As I sit here writing this post I am wearing one of my biggest jumpers, the rain is thundering on the skylight and I am contemplating getting a hot water bottle – did I mention it is August? Like everyone else who resides in Northern Europe my mantra is, as always the sun will shine again and warm days will happen. A quiche has a solid reputation for being a summer food. Adorning many a gourmet picnic table and well styled Instagram alfresco vignette the quiche has earned the title of ‘summer food’ I would like to add a but here, and it is a pretty big but, it is actually quite a heavy dish.
On those days when you can sit out and enjoy a picnic or an alfresco lunch a quiche feels like it sits in the pit of your stomach. Of course it does it has so many eggs in it. Not to mention the buttery pastry. Both of those are ingredients I adore but on a hot day we all want to eat less, or certainly enjoy a meal that feels lighter. For those days, and the days when you have prepared far too many salads and side dishes because someone bought you the new Ottolenghi book for Christmas and you finally got around to trying it out, this is the quiche!
A few things keep this dish a lot lighter than a traditional quiche. Firstly is uses far less eggs, this is because of the fact it is a soufflé quiche, a kind of hybrid food shall we say. I also chose to use filo pastry and swapped cream for natural yogurt. Okay not all of you will use cream with your eggs but I will always have one foot still in my Parisian apartment and on the corner of my road the bakery makes the best quiche and cream is certainly used.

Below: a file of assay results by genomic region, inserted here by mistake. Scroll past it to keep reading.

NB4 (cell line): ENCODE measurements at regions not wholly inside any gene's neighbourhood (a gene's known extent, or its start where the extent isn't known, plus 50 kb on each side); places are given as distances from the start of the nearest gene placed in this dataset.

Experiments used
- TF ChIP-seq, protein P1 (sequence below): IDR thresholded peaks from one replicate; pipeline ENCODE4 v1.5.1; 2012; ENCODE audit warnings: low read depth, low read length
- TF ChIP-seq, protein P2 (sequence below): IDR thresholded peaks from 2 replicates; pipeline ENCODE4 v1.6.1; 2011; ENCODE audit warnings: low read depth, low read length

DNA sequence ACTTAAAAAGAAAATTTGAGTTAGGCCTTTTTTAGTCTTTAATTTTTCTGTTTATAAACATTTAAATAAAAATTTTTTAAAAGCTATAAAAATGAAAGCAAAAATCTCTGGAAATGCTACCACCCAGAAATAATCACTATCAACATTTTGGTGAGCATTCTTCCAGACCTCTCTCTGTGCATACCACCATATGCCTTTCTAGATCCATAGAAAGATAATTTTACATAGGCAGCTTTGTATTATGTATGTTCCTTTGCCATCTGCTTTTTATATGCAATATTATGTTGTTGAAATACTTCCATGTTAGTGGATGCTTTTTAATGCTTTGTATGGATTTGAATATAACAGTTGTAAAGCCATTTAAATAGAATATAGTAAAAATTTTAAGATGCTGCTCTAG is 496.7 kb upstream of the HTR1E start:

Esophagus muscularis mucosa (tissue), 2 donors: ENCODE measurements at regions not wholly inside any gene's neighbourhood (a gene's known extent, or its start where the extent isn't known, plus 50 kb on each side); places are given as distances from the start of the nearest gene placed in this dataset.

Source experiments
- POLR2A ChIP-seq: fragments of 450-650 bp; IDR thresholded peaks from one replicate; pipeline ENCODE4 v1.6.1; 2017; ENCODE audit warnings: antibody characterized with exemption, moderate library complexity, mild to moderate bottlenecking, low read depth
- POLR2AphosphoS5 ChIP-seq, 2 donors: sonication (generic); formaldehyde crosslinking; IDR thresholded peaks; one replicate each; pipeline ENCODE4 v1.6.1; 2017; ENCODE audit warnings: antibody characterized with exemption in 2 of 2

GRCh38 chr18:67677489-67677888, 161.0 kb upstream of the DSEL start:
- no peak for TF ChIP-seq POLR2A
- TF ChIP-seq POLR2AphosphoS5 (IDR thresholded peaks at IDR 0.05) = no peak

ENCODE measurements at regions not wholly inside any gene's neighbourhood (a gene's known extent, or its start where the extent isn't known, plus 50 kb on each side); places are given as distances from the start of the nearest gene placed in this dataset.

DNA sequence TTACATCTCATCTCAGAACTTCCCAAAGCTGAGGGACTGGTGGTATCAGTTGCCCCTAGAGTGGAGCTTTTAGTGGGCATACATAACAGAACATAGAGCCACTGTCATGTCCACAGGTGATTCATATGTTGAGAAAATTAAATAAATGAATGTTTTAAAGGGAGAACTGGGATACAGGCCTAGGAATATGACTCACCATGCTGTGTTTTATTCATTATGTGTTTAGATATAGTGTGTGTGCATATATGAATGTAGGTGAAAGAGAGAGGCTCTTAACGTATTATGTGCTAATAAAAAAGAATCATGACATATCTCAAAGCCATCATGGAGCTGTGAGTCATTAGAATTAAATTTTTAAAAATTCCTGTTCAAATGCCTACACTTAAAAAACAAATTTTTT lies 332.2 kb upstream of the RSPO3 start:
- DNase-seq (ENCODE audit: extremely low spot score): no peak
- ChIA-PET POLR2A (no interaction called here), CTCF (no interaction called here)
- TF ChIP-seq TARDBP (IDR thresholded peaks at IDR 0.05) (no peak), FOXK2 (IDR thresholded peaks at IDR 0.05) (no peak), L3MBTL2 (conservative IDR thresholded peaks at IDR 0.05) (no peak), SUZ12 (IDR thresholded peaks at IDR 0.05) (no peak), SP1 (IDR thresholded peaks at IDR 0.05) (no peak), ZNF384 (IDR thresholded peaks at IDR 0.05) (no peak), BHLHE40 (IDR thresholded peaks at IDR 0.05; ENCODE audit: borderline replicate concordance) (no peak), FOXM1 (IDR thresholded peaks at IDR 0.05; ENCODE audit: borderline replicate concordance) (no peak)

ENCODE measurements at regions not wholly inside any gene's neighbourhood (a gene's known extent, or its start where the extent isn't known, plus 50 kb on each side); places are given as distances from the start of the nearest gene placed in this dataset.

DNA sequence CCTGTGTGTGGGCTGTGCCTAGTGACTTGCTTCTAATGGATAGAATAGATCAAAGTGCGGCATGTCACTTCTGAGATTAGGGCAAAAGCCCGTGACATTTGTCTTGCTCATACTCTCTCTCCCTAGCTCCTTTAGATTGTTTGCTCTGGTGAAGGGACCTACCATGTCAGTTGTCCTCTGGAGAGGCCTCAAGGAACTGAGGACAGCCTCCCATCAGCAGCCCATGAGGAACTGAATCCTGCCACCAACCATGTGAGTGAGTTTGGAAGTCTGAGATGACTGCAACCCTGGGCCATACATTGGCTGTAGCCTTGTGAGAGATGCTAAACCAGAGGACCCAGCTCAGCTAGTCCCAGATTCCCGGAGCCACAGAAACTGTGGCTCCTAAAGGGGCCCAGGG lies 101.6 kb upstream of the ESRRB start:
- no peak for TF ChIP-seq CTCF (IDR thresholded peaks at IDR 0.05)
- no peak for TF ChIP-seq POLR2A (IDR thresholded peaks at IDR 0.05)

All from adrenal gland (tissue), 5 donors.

There is something so satisfying about using fresh herbs you have grown yourself in the kitchen.
From late Spring I have so many herbs to choose from. There is something quite lovely about picking fresh herbs to cook with and something you can do with only a container garden. A part of me feels like I have stepped into the anthropologie catalogue in a floral gown snipping fresh herbs. In reality I am rarely in a floral gown and my hair is dragged back, after all I am about to cook and my days in catering instilled in me that people rarely like to eat your hair.
The word soufflé scares most people and adding it to the word quiche probably does not make it less daunting. A soufflé is when you separate the eggs. Traditionally you make a rich bechamel sauce with the egg yolks, however in this case I used yogurt and did not add any flour.
Without further ado the recipe.
You Will Need;
- 2 courgettes
- Approximately 8 sheets of filo pastry
- Melted butter
- 4 eggs, separated
- Fresh thyme and oregano
- Salt and pepper
- A little olive oil
- 1/2 cup natural yogurt
- Slice the courgettes, drizzle with a little oil and sprinkle with salt and then grill them until they have started to brown but not turned brown.
- Meanwhile separate your eggs. Into the egg yolks mix the natural yogurt and a good picking of fresh thyme and oregano, I don’t skimp on quantity. If you have to you can replace this with dried herbs but I always find dried herbs have an earthier flavour. Season with salt and pepper, combine these and set aside.
- Into a springform cake tin layer the filo pastry using melted butter.
- Whisk the whites into firm peaks.
- Gently fold the egg yolk mixture into the egg whites.
- Layer half of the courgettes on the base. Pour in you soufflé mixture, then gently layer the other half of your courgettes. Sprinkle with black pepper. Place into a cold oven, turn the heat up to 160C and bake until set and browned. If you feel the pastry edges are browning too quickly and the quiche is not set then turn the oven down.
- Remove from the tin immediately so that your filo pastry does not get soggy but let it rest for 5/10 mins before cutting it will be easier. We served it with crisp kale from the allotment.